Carried out by researchers at the University of Cincinnati, the study looked at data gathered from 7,389 non-smoking teens without asthma over the age of 12.
After reporting on their tobacco use and exposure and related health issues, the researchers found that teens who reported being exposed to just one hour of secondhand smoke per week were 1.5 times more likely to find it harder to exercise, two times more likely to experience wheezing during or after exercise, two times more likely to have a dry cough at night, and 1.5 times more likely to miss school due to illness, when compared to teens who were not exposed.
Adolescents exposed to secondhand smoke were also less likely to report very good or excellent overall health and physical health, and more likely to seek treatment at an urgent care or hospital emergency department.
Those who lived with a smoker and were exposed to smoke at home also more likely to report wheezing or whistling in the chest, and wheezing that disturbed sleep.
“There is no safe level of secondhand smoke exposure,” said lead author Ashley Merianos. “Even a small amount of exposure can lead to more emergency department visits and health problems for teens. That includes not just respiratory symptoms, but lower overall health.”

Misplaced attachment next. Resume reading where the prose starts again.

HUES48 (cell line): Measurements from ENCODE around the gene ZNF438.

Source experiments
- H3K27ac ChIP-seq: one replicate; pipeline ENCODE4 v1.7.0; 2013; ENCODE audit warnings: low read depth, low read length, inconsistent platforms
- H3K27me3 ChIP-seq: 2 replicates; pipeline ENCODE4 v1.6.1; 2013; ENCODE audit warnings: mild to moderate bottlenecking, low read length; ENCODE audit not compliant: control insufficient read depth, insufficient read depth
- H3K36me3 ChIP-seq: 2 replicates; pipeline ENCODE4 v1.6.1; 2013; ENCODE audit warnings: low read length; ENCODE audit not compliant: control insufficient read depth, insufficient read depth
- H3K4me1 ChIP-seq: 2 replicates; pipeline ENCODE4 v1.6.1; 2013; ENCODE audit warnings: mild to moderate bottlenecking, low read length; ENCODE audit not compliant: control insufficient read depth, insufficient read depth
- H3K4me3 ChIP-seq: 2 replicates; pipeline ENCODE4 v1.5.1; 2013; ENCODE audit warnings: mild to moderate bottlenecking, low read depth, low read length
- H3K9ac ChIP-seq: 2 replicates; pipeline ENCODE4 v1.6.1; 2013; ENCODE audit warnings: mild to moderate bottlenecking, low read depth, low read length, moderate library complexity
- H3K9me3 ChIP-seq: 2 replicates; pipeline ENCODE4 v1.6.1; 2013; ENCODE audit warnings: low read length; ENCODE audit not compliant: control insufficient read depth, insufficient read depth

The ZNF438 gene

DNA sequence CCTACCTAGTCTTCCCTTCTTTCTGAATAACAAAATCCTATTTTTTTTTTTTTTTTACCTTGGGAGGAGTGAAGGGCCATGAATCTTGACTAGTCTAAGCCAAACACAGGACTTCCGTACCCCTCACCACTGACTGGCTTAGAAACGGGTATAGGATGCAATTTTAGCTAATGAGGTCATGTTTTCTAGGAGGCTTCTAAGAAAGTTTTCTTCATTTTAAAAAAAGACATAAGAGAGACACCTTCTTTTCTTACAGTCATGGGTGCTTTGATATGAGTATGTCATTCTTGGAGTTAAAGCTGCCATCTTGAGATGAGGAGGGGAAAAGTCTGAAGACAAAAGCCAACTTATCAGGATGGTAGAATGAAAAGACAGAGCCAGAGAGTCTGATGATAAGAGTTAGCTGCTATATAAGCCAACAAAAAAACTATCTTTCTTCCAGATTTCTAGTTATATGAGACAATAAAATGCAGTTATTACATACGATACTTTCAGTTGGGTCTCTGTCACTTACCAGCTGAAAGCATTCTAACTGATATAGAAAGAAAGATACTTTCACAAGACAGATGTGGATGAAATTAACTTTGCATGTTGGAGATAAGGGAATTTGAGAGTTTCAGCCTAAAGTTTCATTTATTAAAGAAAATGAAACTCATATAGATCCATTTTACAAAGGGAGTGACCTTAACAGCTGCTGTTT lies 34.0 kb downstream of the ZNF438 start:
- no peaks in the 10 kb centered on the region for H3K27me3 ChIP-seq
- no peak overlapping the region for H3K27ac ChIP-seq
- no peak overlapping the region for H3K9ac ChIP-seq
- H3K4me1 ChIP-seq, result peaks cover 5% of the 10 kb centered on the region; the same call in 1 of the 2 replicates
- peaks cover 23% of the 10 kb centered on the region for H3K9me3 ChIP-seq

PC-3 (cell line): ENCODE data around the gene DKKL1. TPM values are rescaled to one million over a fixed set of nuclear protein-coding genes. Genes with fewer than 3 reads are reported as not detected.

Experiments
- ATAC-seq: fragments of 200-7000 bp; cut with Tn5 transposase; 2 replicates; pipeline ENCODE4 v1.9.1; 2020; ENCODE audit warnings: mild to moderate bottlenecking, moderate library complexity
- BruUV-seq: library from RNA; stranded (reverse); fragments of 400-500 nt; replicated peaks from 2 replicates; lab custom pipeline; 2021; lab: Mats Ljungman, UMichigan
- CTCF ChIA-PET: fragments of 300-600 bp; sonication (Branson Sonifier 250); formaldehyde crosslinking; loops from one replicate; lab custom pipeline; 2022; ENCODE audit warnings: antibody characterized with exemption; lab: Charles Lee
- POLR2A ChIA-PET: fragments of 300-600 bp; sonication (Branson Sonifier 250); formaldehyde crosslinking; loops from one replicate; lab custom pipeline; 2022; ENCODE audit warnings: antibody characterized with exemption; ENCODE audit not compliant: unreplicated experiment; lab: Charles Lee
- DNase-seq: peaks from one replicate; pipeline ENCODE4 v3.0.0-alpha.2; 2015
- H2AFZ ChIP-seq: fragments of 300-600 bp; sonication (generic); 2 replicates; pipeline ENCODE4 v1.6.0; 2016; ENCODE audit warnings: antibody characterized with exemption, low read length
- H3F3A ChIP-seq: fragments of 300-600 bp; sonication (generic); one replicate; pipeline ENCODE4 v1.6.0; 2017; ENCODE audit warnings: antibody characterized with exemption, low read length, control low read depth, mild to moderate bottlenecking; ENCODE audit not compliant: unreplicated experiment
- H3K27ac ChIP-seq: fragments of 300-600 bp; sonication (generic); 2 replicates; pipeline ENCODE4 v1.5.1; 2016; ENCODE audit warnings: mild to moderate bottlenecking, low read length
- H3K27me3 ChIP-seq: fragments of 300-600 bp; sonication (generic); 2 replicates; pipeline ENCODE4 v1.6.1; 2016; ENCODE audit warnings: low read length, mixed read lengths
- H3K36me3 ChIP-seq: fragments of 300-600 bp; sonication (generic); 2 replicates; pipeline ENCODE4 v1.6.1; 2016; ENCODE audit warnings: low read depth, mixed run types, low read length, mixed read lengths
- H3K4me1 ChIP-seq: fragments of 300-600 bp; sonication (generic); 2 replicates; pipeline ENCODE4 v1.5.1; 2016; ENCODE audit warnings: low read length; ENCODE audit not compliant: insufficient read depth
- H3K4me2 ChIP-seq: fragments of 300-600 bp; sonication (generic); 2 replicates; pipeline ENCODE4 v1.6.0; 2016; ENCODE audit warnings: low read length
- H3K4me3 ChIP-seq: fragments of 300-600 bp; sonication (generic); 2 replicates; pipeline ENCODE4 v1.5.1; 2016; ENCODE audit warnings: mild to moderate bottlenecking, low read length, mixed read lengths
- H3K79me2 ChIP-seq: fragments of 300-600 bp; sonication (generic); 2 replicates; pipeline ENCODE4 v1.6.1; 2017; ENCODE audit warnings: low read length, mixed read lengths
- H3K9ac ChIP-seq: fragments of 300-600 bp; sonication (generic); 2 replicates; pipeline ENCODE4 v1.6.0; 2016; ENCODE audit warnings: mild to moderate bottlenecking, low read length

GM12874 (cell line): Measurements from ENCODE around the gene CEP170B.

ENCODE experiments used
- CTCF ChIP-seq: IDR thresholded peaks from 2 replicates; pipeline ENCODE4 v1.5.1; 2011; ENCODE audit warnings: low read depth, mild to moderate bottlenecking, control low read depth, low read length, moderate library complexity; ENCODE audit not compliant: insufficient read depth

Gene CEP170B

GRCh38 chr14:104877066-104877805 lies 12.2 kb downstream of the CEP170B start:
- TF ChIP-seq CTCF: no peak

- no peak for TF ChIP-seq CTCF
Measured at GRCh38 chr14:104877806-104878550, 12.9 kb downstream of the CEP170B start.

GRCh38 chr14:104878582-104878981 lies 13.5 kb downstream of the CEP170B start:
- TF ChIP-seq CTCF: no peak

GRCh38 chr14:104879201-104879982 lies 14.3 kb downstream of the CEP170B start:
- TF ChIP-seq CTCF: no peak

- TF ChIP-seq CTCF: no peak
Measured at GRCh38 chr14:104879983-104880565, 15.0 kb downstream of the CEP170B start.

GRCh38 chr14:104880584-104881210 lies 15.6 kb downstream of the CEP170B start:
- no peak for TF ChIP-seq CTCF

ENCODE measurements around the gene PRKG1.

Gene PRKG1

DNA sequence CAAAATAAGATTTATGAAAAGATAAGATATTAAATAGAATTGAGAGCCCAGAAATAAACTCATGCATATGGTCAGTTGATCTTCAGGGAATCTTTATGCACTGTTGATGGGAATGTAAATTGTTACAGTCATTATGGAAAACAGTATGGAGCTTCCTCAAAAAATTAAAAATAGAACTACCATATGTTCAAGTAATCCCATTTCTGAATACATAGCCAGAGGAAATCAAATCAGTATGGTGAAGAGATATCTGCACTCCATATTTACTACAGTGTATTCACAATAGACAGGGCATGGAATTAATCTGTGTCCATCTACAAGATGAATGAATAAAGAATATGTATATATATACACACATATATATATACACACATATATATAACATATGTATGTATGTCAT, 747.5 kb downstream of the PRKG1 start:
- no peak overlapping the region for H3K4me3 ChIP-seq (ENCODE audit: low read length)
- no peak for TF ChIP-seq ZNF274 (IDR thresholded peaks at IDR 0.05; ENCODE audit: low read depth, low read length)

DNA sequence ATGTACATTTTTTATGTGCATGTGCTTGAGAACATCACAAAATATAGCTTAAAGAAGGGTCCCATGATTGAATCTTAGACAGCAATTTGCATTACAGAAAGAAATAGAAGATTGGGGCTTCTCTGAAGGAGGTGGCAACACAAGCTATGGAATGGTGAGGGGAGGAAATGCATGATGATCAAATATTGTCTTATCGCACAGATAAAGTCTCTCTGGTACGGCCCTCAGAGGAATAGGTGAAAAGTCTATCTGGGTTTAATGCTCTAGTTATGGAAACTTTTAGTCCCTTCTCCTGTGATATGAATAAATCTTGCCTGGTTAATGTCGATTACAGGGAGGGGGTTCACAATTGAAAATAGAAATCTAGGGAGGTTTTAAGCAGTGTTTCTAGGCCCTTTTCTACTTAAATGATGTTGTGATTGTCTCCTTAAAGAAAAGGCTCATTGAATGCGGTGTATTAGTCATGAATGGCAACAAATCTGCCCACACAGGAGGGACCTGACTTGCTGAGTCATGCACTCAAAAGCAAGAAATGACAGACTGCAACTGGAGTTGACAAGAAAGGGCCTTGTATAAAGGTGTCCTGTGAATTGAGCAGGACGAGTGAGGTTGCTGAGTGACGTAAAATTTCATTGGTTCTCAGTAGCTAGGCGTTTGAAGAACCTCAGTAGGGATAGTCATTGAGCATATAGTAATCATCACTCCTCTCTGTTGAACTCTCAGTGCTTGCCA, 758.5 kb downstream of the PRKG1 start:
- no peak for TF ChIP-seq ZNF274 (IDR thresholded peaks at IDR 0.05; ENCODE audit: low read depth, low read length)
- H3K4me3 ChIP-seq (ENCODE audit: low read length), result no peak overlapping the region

Merianos concluded that more needs to be done to reduce teenagers’ exposure to secondhand smoke, adding that healthcare practitioners and parents can all play a role.
“Healthcare providers or other health professionals can offer counseling to parents and other family members who smoke to help them quit smoking, and parents should be counseled on how to prevent and reduce their adolescent’s secondhand smoke exposure,” she noted. “Also, health professionals should educate teens on the dangers associated with tobacco use to prevent initiation.”
Previous research has also highlighted the dangers of exposure to secondhand smoke, with a 2016 study finding that children exposed to secondhand smoke are more likely to show increased levels of body fat, and decreased levels of cognitive ability, which could mean poorer school grades.
US research also published this month found that exposing children to secondhand smoke can increase their risk of death from chronic obstructive pulmonary disease (COPD) death in adulthood, with adults exposed to secondhand smoke also showing a higher risk of death from several other conditions.
The findings can be found published online in the journal Pediatrics.